A Chimney Sweeper's Discussion of Carbon Monoxide and the Dangers
Carbon Monoxide (CO) is widely considered the most common and deadliest poisons in the home. It has no natural emission that's detectable by a person's sense of taste, smell, or sight and that's why it kills ! Although largely preventable, thousands of people are hospitalized every year and hundreds die because of these fumes entering the home from even the most common sources such as the fireplaces, furnaces (oil or gas), gas heat generators, and even car exhaust.
To the extent that CO exposure is dangerous it's also pretty preventable. Your appliances should be updated, checked, and properly maintained regularly. The home should be properly ventilated and the vents free of any obstruction. Also just as important is to make sure the chimney flues are cleaned and inspected by a licensed professional.
Important to remember, if the chimney flue is blocked while the furnace is in operation or while burning a fire then carbon monoxide will enter the home !
Some warning signs for homeowners to look for are soot deposits or dark stains on or around the appliance. While cooking, make sure your flames are blue (not yellow or orange) and that the flames stay lit and don't smolder out easily. If you need to run heat generators or start your car on a cold morning make sure that the venting areas are open enough to allow the fresh air to dilute the fumes. It's important to note that any windows or doors to the home in the immediate area are closed as to not allow the fumes to enter the living premises. Many have been poisoned while starting the car or gas generator to close to the home's air exchanger.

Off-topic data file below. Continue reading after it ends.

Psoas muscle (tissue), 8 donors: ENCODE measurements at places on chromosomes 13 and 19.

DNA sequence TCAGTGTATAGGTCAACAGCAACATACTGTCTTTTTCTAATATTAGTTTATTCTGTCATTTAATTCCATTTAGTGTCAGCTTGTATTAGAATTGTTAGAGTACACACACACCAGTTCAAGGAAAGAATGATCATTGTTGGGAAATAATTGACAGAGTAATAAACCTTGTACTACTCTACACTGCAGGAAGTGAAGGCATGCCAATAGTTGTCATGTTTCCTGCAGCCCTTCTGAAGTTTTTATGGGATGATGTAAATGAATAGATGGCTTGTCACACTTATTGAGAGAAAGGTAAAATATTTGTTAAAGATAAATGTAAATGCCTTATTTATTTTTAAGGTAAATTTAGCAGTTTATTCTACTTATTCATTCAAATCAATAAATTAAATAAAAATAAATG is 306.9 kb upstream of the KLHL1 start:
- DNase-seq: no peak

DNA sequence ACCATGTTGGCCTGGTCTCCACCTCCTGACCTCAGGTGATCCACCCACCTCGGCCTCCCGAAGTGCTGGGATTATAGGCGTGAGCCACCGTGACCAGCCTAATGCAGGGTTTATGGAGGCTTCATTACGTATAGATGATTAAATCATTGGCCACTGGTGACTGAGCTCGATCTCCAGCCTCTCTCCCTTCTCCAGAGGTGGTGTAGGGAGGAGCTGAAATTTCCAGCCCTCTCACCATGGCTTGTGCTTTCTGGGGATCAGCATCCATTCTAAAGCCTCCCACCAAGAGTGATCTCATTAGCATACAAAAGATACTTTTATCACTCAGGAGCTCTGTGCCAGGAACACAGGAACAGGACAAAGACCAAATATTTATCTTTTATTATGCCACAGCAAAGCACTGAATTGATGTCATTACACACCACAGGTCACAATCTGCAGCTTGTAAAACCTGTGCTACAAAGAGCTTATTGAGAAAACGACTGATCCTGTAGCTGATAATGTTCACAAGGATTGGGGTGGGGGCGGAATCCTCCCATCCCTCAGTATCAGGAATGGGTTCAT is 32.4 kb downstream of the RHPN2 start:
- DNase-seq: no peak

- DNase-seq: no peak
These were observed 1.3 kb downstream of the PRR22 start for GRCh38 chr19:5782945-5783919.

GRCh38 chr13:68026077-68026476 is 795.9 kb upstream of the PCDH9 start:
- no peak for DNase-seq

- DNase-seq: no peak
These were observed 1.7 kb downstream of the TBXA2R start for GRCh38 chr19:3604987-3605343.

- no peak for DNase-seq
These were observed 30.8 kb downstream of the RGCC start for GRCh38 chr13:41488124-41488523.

Installing carbon monoxide detectors (combo Fire and CO detectors are fine) on each floor of the home is a must. Make sure that these are also not blocked or covered and make sure they are on the ceiling and not the walls. These devises are never 100% full-proof, but that along with some of the previously discussed tips and pointers will certainly cut your risk of the CO threat.
Finally, some of the tell-tale signs of CO over exposure or poisoning are generally feeling sick with nausea for no reason and some experience headaches. Also be mindful about long time low-level exposure because even at these low levels, over time it can lead to chronic fatigue and other respiratory ailments. If this ever becomes a more than a one time event switch off any of the suspected appliances and open some windows and doors immediately. It's also strongly recommended that you see a doctor, then call a licensed gas or chimney professional.